Peering through the scope Adwoa would look at a squirming Simone and think ‘why am I looking at this specimen?’ He knew he was little more than a hermit. Something he acknowledged fully compared to the lovers that had intrigued Adwoa apparently; girls, boys, dashing, intellectual, demi-god, Simone saw himself as an anomaly which would surely fix itself in due course. He had a hard time putting together this puzzle of their instant connection. And because he didn’t understand it, he constantly floundered with their future and his insecurity would spread from the tip of his fingers to the gaps in time she would take to respond. The gaps in which Simone would slip into. Down until he was spat out again on the other side of the world, disoriented and sweaty-palmed.
Adwoa had become his life. He would agree that she took up more than 95% of his mind space. She was constantly there in every aspect of his day except the physical. His infatuation for her stretched into every URL of her virtual existence. He couldn’t avoid her. He didn’t want to. And it seemed she didn’t want to as well. She always responded. Always reacted. Always laughed. Called. Recommended. Sent. And was there in every sense of the word, except there with him as he struggled to free himself from the paralysis that his affection for her was causing.
“Are you ok - Simone?”
“Yes. Sorry. E messaged me.”
“Really? Don’t lie to me. Tell me what you are thinking,” she sent through a voice note. Her avatar knocking at the screen.
“I am not lying. He messaged me asking about the catalog!” Simone felt from the pit of his stomach the boiling that threatened to explode.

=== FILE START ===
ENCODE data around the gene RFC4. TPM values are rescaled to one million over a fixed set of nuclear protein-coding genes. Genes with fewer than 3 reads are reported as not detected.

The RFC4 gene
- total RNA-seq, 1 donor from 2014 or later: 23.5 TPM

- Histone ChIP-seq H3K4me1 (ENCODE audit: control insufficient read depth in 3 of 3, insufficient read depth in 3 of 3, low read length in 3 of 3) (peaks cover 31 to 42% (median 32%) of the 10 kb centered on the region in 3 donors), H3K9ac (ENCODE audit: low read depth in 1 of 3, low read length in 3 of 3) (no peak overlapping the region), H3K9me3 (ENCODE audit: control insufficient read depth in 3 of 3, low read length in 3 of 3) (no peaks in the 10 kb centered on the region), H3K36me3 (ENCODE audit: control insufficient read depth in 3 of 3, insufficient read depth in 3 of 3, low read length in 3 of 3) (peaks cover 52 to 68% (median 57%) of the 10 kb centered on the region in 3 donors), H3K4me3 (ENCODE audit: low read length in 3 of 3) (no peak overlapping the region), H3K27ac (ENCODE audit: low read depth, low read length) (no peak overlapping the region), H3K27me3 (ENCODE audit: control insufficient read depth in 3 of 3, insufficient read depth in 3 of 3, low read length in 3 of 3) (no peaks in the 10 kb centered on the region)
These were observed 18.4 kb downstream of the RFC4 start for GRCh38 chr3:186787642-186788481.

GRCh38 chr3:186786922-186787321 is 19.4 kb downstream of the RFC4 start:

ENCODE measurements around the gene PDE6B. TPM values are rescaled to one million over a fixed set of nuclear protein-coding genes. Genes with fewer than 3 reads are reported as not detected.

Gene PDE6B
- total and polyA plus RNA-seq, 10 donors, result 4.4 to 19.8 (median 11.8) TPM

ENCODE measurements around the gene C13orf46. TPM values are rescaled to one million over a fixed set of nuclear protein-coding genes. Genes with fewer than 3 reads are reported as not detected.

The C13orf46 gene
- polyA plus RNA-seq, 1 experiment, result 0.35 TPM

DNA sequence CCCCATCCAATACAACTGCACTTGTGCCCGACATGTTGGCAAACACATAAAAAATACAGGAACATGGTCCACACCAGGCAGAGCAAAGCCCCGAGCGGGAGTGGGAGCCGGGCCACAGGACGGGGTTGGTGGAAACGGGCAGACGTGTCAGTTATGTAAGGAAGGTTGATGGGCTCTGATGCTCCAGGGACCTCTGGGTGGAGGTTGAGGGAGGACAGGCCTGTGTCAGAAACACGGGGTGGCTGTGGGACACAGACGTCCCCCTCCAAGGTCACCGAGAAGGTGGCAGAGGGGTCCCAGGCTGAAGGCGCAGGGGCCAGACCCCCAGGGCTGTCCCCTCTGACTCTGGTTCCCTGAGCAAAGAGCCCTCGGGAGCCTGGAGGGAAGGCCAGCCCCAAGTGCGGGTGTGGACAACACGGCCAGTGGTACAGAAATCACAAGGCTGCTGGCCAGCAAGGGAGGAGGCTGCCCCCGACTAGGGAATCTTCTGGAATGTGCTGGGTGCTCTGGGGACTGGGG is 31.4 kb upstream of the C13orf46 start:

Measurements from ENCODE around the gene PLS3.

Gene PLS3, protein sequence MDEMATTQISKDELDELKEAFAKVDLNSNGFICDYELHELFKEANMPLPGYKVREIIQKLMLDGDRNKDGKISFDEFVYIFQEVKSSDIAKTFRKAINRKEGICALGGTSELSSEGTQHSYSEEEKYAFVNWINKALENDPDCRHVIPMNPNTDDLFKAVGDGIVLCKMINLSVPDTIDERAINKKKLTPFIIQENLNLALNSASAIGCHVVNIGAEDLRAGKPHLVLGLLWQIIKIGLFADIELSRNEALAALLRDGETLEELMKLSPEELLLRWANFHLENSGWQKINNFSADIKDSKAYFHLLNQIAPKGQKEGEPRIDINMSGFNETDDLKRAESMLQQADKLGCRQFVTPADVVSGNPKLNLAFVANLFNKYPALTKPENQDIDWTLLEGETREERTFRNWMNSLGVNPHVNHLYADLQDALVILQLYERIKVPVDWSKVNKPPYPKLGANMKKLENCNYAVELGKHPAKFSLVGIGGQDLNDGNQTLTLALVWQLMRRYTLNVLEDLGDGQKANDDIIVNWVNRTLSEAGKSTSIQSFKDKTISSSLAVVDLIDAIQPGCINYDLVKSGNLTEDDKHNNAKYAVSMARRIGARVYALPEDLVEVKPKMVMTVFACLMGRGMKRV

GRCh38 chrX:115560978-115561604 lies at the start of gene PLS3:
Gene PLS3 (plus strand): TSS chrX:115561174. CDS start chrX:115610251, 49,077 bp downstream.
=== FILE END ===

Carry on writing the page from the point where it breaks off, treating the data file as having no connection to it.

She tried to call but Simone declined. She tried again. He declined.
He couldn’t talk to her. If he did, he would have ruined everything.
He waited and then a message popped up on his screen and the word was so simple, yet so penetrating that Simone felt it twist his heart. Just two letters.
He tried to say something, but nothing came. He knew she had warned him repeatedly about his white lies. He knew she knew that he said them to deflect from his deeper angsts. He knew she had dealt with it before. He knew she hated the pettiness of it. But it was there, and he couldn’t find a way to blurt it out. So he let it fester and she turned away from it. From him.
The LED lights in the apartment steadily brightened the stretching shadows and the shades on the paneled windows rolled up to reveal the sparkling glimmer of New Accra’s night. A soft notice on his pad asked Simone to stand and walk around for five to ten minutes since he had been seated for over an hour. A small summary of his calorie intake was displayed with the net results showing him on the negative. Finally, his heart rate and other vital measurements concluded the brief report, which suggested that Simone was anything but living healthy at that point. He hardly was attentive to this, of course. Staring at the conversation with Adwoa wondering how it had gone so wrong.